Each successive band across the master document is then scanned in similar fashion, as the carriage 22 is moved longitudinally relative to the master document 11. Preferably this is accomplished in this example by using a drive 29 of the incremental motion type, which advances the carriage 22 by a selected precise distance after every scan so that neither gaps nor overlap are introduced. It will be recognized that a slanted scan can be used, with both transverse and longitudinal motions being continuous, but in this event the dead time interval between successive scans should be low so that interband gaps do not appear.
In a preferred embodiment, the photodetector array 43 is comprised of a line of square photodiodes approximately 10 mils on a side. The actual number of diodes in the array is very small with respect to the larger arrays currently in use which blanket the total width of a document being scanned. The United Detector Technology Corporation type 50A is exemplary of a photodiode array which is compatible with the system.
A 1:1 correspondence between photodiodes and the ink jet devices may impose limitations on the resolution that can be achieved, because of limitations on device density, particularly at the printer end. However there are a number of approaches that can be used for increasing resolution without substantially increasing complexity. As one example, the detectors and ink jets need not be linearly arrayed but can be alternated with respect to a mid-line for greater packing density. Such a photodiode array is the equivalent of two slightly offset linear arrays, and these can be illuminated simultaneously by appropriate offset of the alternate photodiodes within the focal plane along the direction of scan to positions at which adequate illumination is still provided. The sensitivity of the photodiodes is adequately high to maintain the needed response time, and with a corresponding disposition of ink jets image reproduction is maintained between adjacent lines in the reproduced copy.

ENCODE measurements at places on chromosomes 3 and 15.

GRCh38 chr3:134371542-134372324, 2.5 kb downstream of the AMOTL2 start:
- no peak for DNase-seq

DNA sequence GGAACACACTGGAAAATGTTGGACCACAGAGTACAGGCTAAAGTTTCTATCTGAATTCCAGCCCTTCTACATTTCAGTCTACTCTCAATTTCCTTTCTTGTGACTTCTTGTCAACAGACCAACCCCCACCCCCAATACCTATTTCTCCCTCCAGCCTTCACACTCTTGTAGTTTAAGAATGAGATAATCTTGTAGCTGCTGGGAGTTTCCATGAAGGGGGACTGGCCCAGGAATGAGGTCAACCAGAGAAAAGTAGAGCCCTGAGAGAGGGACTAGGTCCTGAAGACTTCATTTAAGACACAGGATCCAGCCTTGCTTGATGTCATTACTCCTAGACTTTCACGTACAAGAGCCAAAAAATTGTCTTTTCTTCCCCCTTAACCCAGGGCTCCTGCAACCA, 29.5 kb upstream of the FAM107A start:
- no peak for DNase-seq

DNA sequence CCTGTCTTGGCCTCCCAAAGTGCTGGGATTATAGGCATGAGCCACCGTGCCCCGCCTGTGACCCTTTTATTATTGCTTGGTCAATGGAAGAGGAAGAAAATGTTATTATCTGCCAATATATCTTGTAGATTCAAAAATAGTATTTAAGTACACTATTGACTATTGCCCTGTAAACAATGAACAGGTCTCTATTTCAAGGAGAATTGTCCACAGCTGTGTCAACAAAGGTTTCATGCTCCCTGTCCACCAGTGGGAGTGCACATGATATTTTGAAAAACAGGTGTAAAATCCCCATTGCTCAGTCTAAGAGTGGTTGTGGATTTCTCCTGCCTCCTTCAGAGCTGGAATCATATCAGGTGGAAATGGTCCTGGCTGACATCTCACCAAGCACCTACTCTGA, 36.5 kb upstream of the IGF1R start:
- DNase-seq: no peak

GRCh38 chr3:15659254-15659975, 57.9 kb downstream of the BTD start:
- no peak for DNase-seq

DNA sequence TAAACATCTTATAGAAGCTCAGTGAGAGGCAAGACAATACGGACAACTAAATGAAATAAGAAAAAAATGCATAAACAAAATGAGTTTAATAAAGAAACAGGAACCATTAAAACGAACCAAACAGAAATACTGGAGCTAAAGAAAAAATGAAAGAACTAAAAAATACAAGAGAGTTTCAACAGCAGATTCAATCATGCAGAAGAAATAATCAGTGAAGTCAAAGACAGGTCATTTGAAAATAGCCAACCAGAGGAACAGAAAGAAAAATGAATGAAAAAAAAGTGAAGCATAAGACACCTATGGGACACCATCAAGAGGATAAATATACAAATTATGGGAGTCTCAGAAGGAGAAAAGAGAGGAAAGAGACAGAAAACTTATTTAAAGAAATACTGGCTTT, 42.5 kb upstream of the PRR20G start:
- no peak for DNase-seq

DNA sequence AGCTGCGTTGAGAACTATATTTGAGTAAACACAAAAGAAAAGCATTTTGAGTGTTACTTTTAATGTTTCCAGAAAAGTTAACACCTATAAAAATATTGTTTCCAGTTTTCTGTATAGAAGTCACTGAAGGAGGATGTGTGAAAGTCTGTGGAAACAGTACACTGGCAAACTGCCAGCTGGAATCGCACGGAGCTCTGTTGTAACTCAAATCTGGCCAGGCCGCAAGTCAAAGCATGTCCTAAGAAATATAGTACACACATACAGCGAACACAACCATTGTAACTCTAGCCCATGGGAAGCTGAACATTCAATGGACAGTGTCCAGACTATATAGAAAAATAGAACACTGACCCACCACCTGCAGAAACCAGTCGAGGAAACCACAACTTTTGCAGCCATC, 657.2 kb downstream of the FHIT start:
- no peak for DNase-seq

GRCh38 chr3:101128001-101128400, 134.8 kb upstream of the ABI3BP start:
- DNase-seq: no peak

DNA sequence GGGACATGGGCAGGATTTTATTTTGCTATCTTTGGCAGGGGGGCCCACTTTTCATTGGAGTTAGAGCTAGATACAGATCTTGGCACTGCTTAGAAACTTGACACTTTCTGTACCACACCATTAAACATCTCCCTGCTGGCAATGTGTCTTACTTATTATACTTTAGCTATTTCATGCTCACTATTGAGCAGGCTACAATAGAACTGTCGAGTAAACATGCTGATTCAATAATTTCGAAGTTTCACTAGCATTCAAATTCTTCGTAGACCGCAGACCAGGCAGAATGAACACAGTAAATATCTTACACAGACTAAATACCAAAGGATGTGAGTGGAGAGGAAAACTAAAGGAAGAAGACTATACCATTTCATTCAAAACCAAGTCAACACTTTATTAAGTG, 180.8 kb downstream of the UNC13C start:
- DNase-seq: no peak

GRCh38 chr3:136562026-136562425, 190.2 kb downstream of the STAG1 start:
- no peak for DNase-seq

Alternatively, an interleaving technique may be employed, as described in the Van Hook U.S. Pat. No. 4,009,332 mentioned above, or as described in U.S. Pat. No. 4,063,254 to Fox et al or U.S. Pat. No. 4,069,486 to Fox. In these systems the interleaving sequence is based upon the entry of line scan data into memory, and controlled reading of information signals from memory to operate ink jet nozzles in a plurality of linear arrays. The system enables center to center nozzle spacings to be larger than the dot spacings on the paper, with little sacrifice of either printing speed or resolution. Restraints imposed on resolution by ink jet nozzle size, or photodetector size, or both, can also be overcome without the use of a memory. For example, detector elements and ink jet nozzles can be spaced apart by a given number, k, of dot rows within the illuminated band. The scanning mechanism may then be advanced by a 1/k increment for each scan, printing successive spaced apart line groups which ultimately fill the spaces allotted to each ink jet nozzle. The entire scanning mechanism must then be advanced so that the first line of the first ink jet nozzle is printed adjacent the last line of the last ink jet nozzle that was printed during the previous run. In this system the advantages of real time recording with 1:1 correspondence between detector and ink jet nozzle can for many applications outweigh the time lost in advancing the scanning mechanism without printing.